Posters

Endophthalmitis rates following intravitreal injections at Royal Bournemouth hospital over an eight-year period from 2008 to 2016

Poster Details

First Author: J.Lee UK

Co Author(s):    B. Matthews                             

Abstract Details



Purpose:

Intravitreal injections are the most commonly performed ophthalmological procedure and have become the standard of care for the treatment of a number of retinal conditions. The most serious and potentially devastating complication resulting from intravitreal injections is endophthalmitis. The purpose is to: 1) Determine and compare the rates of post-intravitreal injection endophthalmitis at Royal Bournemouth Hospital (RBH) over an eight-year period from 2008 to 2016. 2) Identify changes in practice and its effect on endophthalmitis rates.

Setting:

Ophthalmology Department of The Royal Bournemouth Hospital, an acute district general hospital in England, UK.

Methods:

The reported rates of post-injection endophthalmitis vary widely. Two meta-analyses have calculated the rate of endophthalmitis after anti-vascular endothelial growth factor (VEGF) injections to be 0.049% (52/105,536; McCannel 2011) and 0.056% (197/350,535; Fileta 2014). The total number of intravitreal injections performed was identified retrospectively from electronic records by the information department. The cases of post-intravitreal injection endophthalmitis were identified from the department’s written logbook record. The percentage rate was then calculated per year.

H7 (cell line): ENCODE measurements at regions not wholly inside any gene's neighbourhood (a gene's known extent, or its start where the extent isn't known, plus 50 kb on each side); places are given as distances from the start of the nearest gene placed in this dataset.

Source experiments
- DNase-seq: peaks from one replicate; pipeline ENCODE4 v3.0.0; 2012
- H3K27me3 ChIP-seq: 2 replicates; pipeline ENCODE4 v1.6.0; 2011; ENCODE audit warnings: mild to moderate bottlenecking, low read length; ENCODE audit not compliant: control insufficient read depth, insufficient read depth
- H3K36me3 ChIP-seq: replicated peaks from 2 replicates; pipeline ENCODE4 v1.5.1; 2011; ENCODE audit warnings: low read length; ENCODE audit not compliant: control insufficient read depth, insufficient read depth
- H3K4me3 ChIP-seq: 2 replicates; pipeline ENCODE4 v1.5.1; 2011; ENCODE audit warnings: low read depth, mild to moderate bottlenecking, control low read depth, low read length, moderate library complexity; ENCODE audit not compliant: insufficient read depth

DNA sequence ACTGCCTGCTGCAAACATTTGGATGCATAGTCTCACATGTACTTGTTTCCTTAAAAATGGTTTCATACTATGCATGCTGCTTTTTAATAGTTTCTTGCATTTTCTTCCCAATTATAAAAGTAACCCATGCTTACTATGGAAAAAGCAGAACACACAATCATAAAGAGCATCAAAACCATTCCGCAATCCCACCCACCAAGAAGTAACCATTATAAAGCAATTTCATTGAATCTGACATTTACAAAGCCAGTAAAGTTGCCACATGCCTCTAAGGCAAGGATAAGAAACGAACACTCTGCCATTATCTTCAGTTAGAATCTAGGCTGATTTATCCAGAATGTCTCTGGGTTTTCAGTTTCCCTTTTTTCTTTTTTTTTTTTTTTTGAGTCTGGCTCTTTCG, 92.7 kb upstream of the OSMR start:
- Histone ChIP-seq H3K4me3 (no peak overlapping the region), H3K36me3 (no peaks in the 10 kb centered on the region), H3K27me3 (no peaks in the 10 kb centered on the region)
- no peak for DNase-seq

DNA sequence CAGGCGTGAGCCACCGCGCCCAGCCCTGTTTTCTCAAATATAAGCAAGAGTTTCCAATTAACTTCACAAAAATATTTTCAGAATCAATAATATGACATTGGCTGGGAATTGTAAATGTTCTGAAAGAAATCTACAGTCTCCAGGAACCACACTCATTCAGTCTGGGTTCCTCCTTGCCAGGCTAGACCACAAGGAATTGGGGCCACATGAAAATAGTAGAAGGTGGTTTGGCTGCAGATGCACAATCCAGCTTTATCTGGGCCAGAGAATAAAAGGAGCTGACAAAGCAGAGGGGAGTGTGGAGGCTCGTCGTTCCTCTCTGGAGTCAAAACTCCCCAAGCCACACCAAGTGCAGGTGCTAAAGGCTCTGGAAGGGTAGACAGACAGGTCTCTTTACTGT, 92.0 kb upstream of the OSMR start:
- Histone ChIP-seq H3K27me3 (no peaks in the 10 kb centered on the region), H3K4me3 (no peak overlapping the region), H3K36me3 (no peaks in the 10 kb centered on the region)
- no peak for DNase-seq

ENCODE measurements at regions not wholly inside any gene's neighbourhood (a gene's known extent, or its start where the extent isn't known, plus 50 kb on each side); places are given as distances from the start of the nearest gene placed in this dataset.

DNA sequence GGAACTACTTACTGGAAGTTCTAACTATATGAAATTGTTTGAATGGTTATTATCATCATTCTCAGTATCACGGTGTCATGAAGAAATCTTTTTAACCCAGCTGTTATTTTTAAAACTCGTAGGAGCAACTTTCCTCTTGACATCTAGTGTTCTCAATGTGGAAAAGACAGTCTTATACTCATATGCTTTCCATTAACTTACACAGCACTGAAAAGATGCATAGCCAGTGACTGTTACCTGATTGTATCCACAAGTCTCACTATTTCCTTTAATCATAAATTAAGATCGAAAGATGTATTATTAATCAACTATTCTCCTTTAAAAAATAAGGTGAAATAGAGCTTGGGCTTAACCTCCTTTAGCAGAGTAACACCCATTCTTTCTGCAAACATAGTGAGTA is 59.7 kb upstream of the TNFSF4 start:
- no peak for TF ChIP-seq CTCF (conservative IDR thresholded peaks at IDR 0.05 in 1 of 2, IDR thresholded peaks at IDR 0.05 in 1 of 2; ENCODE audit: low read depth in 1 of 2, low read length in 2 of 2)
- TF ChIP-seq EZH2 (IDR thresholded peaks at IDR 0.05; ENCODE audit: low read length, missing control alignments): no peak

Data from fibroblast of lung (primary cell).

Results:

• The total number of intravitreal injections performed in RBH has increased year on year from 719 in 2008 to 4045 in 2016. This included both anti-vascular endothelial growth factor (VEGF) and steroid agents. • The post-intravitreal injection endophthalmitis rate ranges from a minimum of 0% in 2016 to a maximum of 0.15% in 2013. The mean annual rate over the eight-year period was 0.08%. • Endophthalmitis rates in %: 2008=0.14, 2009=0.09, 2010=0.12, 2011=0.06, 2012=0.05, 2013=0.15, 2014=0.03, 2015=0.06, 2016=0 • There were no cases of endophthalmitis following intravitreal dexamethasone injections. Key changes in practice at RBH: 2013: Introduction of the diabetic macular oedema (DMO) service following National Institute for Health and Care Excellence (NICE) approval of ranibizumab for treating DMO. 2014: Course of prophylactic chloramphenicol drops post-intravitreal injection stopped 2016: Introduction of nurse injectors

Conclusions:

• Despite the rising number of intravitreal injections being performed each year, the rate of endophthalmitis is not increasing. • Royal Bournemouth Hospital has a mean annual post-intravitreal injection endophthalmitis rate of 0.08% from 2008 to 2016. • Changes in practice at RBH have not adversely affected the rates of endophthalmitis.

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